Tag Archives: finance

Investing in life

Gary Furukawa (BA 1981) is the chief investment officer for Freestone Capital Management, a wealth management firm. Recently, he spoke at the Foster School about his career path, gave an overview of the financial markets and shared his personal insights on a range of topics, including what Freestone looks for in potential employees, books to help you develop your own investing framework and more.

Furukawa started his career with Deloitte & Touche in Seattle as a Certified Public Accountant. In 1982, he joined Smith Barney as a financial consultant, eventually rising to senior vice president. In 1999, he founded Freestone. He has been a highly successful investor along the way, investing in a wide variety of asset classes: distressed real estate (1980s and again after 2008 crisis), private equity (early 1990s) and thrift conversions (1988-present). He was also an original angel investor in Amazon.com and aQuantive.

Top insights from Furukawa’s talk:

  • Most useful courses he took at the University of Washington: English/writing courses, sociology and psychology courses and behavioral finance courses. Furukawa said, “Learning about the flaws in the way you think is very powerful and will help you make better decisions.”
  • Your life = the sum of your decisions.
  • Through your education, you should try different things until you find something you really like. It should be something you have the potential to be good at.
  • Self-knowledge, obtained through reading, thinking and life, is the most important knowledge. Learning really starts after you graduate from college.
  • Wealth is primarily created three ways (in the U.S.): owning a business or owning stock in a successful business, owning real estate for a long time or inheriting money.
  • Your pay check funds your lifestyle, but in order to build wealth you have to save and invest your money.

Watch video highlights, which include his ideal employee traits, investment lessons, recommended reading and life insights.

Gary Furukawa was one of UW Foster School of Business Dean Jim Jiambalvo’s guest speakers at the annual Leaders to Legends Breakfast Lecture Series, which include notable leaders in an array of industries from greater Seattle and around the country.

Foster finance workshop explores the ABCs of HFTs

Guest post by Jonathan Brogaard, an Assistant Professor of Finance at the Foster School

Jonathan BrogaardIs high frequency trading good or bad for financial markets? In January, the Foster School Department of Finance and Business Economics hosted a high-level summit to discuss how the increasing automation of financial markets is affecting investors, market volatility and order execution.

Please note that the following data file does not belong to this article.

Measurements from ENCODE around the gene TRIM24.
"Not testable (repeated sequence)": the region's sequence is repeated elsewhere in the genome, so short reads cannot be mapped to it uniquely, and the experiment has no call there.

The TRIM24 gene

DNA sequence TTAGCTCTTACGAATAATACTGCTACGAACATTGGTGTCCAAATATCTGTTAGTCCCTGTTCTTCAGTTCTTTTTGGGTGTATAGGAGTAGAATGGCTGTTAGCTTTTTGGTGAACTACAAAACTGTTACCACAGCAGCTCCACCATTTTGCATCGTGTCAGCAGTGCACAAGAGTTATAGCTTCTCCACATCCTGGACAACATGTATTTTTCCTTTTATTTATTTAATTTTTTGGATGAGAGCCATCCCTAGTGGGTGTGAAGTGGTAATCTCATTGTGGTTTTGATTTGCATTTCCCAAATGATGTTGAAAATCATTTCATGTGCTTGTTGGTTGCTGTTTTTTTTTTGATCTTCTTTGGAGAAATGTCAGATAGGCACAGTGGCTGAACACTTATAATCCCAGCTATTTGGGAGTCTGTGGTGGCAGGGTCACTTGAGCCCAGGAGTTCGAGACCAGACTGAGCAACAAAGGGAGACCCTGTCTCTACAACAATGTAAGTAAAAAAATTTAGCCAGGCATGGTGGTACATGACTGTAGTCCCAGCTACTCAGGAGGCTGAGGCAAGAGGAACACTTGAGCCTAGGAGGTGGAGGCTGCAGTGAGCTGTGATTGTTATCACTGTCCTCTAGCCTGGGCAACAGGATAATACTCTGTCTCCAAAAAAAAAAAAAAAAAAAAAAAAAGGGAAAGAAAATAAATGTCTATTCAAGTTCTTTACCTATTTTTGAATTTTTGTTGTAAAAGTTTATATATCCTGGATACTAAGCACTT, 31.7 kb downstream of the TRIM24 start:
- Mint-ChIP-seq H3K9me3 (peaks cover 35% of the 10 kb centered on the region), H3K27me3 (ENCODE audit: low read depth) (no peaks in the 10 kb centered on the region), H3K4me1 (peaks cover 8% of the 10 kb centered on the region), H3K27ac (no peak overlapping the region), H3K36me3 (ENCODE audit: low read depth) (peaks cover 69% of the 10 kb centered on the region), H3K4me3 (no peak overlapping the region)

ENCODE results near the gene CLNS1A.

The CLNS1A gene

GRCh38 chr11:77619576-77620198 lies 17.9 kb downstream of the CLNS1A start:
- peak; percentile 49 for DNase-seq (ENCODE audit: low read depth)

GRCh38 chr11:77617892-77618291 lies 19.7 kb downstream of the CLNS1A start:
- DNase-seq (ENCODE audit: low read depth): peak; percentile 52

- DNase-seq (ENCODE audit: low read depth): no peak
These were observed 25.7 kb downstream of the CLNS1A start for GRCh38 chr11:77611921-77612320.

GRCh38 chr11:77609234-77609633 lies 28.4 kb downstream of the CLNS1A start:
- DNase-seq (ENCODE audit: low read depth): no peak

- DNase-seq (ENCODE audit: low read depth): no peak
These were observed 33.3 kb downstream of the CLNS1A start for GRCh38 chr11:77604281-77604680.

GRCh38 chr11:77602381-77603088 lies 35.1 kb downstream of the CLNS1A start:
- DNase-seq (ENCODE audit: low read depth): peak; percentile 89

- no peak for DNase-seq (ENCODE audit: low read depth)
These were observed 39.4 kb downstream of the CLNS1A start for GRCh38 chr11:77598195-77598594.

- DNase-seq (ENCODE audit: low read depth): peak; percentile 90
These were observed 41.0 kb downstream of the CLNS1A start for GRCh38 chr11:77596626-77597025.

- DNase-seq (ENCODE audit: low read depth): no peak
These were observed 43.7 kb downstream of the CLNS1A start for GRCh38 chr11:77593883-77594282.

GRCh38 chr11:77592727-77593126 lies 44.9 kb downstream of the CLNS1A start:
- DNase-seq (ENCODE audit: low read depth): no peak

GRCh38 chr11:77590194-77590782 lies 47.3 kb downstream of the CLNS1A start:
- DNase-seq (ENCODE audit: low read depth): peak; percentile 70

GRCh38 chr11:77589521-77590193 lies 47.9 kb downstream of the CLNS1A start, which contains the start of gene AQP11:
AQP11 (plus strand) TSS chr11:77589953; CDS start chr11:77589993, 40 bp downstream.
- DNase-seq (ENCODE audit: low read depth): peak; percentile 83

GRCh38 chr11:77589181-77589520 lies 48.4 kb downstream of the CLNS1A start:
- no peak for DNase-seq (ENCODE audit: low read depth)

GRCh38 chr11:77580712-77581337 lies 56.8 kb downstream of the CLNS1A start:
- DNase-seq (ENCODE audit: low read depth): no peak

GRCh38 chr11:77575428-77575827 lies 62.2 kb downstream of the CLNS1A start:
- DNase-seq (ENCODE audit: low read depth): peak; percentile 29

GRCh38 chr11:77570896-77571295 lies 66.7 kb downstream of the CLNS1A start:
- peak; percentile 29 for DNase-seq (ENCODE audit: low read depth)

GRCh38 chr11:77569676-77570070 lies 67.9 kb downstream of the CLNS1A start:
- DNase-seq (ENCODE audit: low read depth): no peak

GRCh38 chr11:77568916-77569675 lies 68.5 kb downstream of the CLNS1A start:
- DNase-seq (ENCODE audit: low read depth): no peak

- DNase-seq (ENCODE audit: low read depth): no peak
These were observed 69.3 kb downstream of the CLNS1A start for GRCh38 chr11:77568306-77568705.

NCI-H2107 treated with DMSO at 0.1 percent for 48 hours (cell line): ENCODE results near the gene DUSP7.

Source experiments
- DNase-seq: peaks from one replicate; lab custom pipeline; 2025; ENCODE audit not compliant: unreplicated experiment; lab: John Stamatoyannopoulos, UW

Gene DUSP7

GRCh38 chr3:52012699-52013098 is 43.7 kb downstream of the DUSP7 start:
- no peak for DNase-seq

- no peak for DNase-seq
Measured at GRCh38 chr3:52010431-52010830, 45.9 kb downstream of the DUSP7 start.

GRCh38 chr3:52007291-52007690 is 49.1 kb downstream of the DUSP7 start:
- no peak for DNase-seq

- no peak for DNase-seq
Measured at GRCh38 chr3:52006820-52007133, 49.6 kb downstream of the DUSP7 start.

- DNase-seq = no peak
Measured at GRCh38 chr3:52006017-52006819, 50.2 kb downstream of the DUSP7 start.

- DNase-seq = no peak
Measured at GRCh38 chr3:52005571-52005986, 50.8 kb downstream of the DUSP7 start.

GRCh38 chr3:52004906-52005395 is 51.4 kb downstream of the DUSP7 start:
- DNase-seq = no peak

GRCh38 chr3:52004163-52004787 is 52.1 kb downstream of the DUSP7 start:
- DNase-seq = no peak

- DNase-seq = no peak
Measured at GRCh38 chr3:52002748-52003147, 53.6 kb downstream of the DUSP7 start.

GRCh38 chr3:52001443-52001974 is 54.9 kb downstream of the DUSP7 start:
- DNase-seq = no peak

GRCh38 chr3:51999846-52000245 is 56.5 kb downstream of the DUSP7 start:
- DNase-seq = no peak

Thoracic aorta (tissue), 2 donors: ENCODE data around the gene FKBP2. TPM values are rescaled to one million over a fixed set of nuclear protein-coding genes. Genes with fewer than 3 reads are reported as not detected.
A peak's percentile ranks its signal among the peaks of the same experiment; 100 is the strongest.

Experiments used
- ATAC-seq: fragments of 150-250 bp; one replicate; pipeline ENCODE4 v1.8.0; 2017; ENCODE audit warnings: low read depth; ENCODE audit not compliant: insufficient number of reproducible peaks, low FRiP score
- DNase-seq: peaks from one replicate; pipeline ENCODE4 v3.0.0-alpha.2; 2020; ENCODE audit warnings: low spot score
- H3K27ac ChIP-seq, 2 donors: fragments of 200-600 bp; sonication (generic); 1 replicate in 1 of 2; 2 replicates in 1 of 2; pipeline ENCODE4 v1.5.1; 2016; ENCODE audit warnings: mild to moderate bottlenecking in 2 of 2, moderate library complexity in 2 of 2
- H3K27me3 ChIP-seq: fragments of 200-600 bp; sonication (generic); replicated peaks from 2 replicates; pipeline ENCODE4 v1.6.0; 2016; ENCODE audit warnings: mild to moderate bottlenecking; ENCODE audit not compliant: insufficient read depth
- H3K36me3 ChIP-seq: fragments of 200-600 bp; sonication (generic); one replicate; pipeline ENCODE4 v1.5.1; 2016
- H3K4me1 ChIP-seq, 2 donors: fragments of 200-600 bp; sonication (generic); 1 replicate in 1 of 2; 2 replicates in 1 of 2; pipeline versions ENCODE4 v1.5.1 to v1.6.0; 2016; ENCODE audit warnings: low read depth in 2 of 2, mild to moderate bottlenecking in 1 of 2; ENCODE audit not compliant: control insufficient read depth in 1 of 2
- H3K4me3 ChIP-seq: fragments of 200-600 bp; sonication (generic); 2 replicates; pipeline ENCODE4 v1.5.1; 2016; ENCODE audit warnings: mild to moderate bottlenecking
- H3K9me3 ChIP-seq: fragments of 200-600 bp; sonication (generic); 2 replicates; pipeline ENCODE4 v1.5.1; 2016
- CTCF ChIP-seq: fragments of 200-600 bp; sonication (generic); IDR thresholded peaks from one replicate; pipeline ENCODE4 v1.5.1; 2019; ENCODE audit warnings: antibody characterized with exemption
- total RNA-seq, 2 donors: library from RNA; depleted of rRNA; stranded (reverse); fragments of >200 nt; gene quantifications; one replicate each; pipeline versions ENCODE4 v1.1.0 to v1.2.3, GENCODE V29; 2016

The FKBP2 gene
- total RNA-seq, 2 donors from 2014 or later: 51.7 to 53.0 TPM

The discussion brought together Foster finance faculty and senior executives from local investment firms.

As an early investigator of this emerging topic in finance, I was asked to present the leading academic findings.

First, a bit of definition. High frequency trading (or HFT) is the fastest subset of computer-based algorithmic trading. HFTs act either as market makers or exploit inefficiencies in the market. They buy and sell constantly, hold very little inventory at any given time, and end each day with zero positions. In short, they run a volume business, picking up fractions of a penny over and over and over again. This leads to regular—and sometimes extravagant—profitability.

But HFTs are shrouded in mystery. Little is known about these firms and their algorithms that dominate market trading. HFTs are obtuse and generally unregulated. And they have been linked to scary events such as the flash crash of May 6, 2010.

A small group of academics, including myself, study the effect of HFTs on market quality—how well markets operate. The consensus of our findings is that, on average, HFTs are improving the quality of markets. That is, they are adding to price discovery (making prices more informative), increasing liquidity (making more shares available to be bought and sold), and decreasing spreads (the price difference between what a buyer and a seller will pay).

But what are traditional investors experiencing in the markets? Our workshop guests voiced a variety of opinions on HFTs, and shared experiences that will help me and other researchers fine-tune our measurements to better reflect the realities of an increasingly computerized market.

We certainly share their concerns about the lack of understanding around high frequency trading. We have much to learn. Do HFTs increase or decrease the risk of flash crashes? What is their presence doing to investor confidence? Are they beneficial in the market for smaller stocks?

We tend to fear what we don’t know. But high frequency trading is certainly here to stay. So we’re working diligently to shed light on this powerful new force in the financial markets.